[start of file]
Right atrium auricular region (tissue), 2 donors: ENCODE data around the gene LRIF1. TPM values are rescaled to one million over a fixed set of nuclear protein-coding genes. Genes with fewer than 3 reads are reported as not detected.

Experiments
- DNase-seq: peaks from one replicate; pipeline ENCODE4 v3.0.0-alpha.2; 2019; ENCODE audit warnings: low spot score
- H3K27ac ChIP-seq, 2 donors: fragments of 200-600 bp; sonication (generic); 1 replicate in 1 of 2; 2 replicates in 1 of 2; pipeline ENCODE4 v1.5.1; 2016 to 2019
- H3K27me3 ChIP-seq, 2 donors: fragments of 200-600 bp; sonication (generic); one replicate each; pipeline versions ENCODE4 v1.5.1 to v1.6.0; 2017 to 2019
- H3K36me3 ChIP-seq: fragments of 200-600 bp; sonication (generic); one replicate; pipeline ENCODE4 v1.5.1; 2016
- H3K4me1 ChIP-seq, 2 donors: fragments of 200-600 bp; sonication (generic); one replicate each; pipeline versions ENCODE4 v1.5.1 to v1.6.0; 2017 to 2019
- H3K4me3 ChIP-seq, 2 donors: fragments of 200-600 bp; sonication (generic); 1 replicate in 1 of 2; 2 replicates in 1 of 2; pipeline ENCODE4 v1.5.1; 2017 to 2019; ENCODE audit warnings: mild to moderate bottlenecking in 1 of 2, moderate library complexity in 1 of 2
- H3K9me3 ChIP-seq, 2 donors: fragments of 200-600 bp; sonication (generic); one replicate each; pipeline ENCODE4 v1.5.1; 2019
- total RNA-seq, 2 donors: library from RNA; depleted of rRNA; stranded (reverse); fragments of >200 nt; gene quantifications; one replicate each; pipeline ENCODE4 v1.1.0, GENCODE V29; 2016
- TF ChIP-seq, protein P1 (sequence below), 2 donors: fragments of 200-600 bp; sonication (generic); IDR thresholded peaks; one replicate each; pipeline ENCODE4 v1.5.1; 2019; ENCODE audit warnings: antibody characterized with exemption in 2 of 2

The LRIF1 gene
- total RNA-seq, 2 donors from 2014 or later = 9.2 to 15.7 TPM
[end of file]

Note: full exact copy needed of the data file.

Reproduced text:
Right atrium auricular region (tissue), 2 donors: ENCODE data around the gene LRIF1. TPM values are rescaled to one million over a fixed set of nuclear protein-coding genes. Genes with fewer than 3 reads are reported as not detected.

Experiments
- DNase-seq: peaks from one replicate; pipeline ENCODE4 v3.0.0-alpha.2; 2019; ENCODE audit warnings: low spot score
- H3K27ac ChIP-seq, 2 donors: fragments of 200-600 bp; sonication (generic); 1 replicate in 1 of 2; 2 replicates in 1 of 2; pipeline ENCODE4 v1.5.1; 2016 to 2019
- H3K27me3 ChIP-seq, 2 donors: fragments of 200-600 bp; sonication (generic); one replicate each; pipeline versions ENCODE4 v1.5.1 to v1.6.0; 2017 to 2019
- H3K36me3 ChIP-seq: fragments of 200-600 bp; sonication (generic); one replicate; pipeline ENCODE4 v1.5.1; 2016
- H3K4me1 ChIP-seq, 2 donors: fragments of 200-600 bp; sonication (generic); one replicate each; pipeline versions ENCODE4 v1.5.1 to v1.6.0; 2017 to 2019
- H3K4me3 ChIP-seq, 2 donors: fragments of 200-600 bp; sonication (generic); 1 replicate in 1 of 2; 2 replicates in 1 of 2; pipeline ENCODE4 v1.5.1; 2017 to 2019; ENCODE audit warnings: mild to moderate bottlenecking in 1 of 2, moderate library complexity in 1 of 2
- H3K9me3 ChIP-seq, 2 donors: fragments of 200-600 bp; sonication (generic); one replicate each; pipeline ENCODE4 v1.5.1; 2019
- total RNA-seq, 2 donors: library from RNA; depleted of rRNA; stranded (reverse); fragments of >200 nt; gene quantifications; one replicate each; pipeline ENCODE4 v1.1.0, GENCODE V29; 2016
- TF ChIP-seq, protein P1 (sequence below), 2 donors: fragments of 200-600 bp; sonication (generic); IDR thresholded peaks; one replicate each; pipeline ENCODE4 v1.5.1; 2019; ENCODE audit warnings: antibody characterized with exemption in 2 of 2

The LRIF1 gene
- total RNA-seq, 2 donors from 2014 or later = 9.2 to 15.7 TPM